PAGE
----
“The people that have done these things should neither represent the PP nor should they be politicians,” said the 31-year-old, one of the party’s newest and youngest faces.
“They should be expelled from politics,” she told a Spanish radio station.
MADRID CHIEF QUITS
Fernando Jimenez, a political scientist at the University of Murcia and contributor to an annual EU anti-corruption report, said worse could be yet to come for the party.
“Most likely new cases of corruption will continue to erupt,” he said. “I don’t think the PP’s vote has bottomed out, it could fall quite a lot more.”
He said the party was losing support due to perceptions among voters that it was shielding those implicated in scandals, something denied by the party’s leadership.
“The PP is a family and when one member suffers the party shelters and hides them,” he said. “But this strategy was born in an era when corruption was not a great concern for people.”
Times have changed. Corruption is now Spaniards’ second biggest worry behind unemployment.
When Rajoy assumed office in December 2011, just 6 percent of people said corruption was a major concern, in a survey by official pollster the Sociological Research Centre (CIS). Over the last year the figure has reached as high as 60 percent.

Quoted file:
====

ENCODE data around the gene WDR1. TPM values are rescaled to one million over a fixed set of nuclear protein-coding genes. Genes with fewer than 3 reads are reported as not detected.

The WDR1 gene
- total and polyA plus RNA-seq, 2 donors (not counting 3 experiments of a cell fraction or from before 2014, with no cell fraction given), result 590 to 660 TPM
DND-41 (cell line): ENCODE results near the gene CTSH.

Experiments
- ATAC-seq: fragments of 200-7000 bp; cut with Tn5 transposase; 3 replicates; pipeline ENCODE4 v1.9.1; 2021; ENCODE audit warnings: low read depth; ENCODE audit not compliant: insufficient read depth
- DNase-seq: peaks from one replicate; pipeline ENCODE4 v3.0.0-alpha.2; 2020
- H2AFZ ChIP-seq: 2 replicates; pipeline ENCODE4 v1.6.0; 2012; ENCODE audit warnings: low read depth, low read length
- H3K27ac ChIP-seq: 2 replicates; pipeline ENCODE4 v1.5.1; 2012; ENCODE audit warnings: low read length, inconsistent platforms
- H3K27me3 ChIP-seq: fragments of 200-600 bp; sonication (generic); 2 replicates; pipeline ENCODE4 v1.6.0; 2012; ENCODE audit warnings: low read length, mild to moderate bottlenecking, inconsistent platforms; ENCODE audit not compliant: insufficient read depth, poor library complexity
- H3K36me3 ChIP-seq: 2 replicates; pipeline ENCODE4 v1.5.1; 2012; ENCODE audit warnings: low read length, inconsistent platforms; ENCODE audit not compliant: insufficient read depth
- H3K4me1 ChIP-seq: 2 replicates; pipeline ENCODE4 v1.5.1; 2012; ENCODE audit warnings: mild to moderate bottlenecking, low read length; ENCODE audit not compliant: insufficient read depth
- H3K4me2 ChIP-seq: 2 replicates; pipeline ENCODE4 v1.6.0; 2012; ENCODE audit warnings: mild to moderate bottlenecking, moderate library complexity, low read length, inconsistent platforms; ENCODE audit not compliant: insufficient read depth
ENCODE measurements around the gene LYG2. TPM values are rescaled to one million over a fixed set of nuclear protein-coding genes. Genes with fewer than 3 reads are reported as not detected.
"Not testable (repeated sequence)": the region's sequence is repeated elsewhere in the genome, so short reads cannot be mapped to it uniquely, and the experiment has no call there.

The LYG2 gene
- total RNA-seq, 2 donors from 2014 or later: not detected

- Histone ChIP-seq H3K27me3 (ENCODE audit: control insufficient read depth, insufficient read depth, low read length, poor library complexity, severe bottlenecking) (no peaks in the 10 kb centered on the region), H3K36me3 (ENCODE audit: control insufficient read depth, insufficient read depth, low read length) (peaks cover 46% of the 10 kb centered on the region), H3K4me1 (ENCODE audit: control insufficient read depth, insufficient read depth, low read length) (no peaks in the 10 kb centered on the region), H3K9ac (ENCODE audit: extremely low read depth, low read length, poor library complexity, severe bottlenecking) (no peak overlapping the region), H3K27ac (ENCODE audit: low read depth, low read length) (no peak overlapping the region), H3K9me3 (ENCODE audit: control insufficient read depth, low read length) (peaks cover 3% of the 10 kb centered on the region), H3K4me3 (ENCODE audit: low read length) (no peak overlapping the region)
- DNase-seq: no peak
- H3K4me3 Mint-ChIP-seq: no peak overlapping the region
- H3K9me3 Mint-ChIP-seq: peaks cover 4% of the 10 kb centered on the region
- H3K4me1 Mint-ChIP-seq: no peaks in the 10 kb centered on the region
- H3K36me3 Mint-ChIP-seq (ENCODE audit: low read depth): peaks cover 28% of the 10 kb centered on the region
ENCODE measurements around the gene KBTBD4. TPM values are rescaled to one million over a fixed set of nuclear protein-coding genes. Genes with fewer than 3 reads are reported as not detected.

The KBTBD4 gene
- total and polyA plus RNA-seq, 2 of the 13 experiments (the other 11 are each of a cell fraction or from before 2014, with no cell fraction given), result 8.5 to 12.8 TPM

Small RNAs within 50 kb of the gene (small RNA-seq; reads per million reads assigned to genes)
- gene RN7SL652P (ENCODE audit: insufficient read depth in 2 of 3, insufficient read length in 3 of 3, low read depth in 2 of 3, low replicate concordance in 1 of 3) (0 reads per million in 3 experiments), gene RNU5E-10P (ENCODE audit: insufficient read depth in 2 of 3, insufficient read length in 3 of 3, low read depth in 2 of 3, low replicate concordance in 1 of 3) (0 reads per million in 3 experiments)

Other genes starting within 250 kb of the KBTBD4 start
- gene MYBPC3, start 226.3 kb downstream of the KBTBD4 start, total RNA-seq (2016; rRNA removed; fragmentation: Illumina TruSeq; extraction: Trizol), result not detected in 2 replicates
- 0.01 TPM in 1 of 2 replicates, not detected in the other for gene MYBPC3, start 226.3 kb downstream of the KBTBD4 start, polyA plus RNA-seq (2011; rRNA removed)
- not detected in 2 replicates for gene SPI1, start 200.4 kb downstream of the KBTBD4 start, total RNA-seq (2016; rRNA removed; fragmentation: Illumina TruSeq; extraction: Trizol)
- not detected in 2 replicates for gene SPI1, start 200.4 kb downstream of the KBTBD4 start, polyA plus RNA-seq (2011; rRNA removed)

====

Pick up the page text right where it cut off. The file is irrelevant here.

Transparency International said in its annual report in January that Spain had suffered one of the sharpest declines in public perceptions of corruption in the world, having slipped from 30th on its index in 2012 to 36th.
The 40 suspects awaiting trial over the Gurtel case include three former PP treasurers and a former health minister, as well as local party officials and businessmen. All the suspects, and the party, have denied wrongdoing.
Earlier this month the PP’s Madrid head Esperanza Aguirre resigned after police raided her headquarters and investigated some of her employees, including senior staff, for bribery and money laundering in an unrelated case. Aguirre and the party denied any wrongdoing, but she said she quit as a “gesture” of political responsibility.
Almost simultaneously a similar scandal erupted at the party’s Valencia offices, with police launching an investigation into alleged money laundering there, and saying senior officials could be involved. The PP denied any wrongdoing.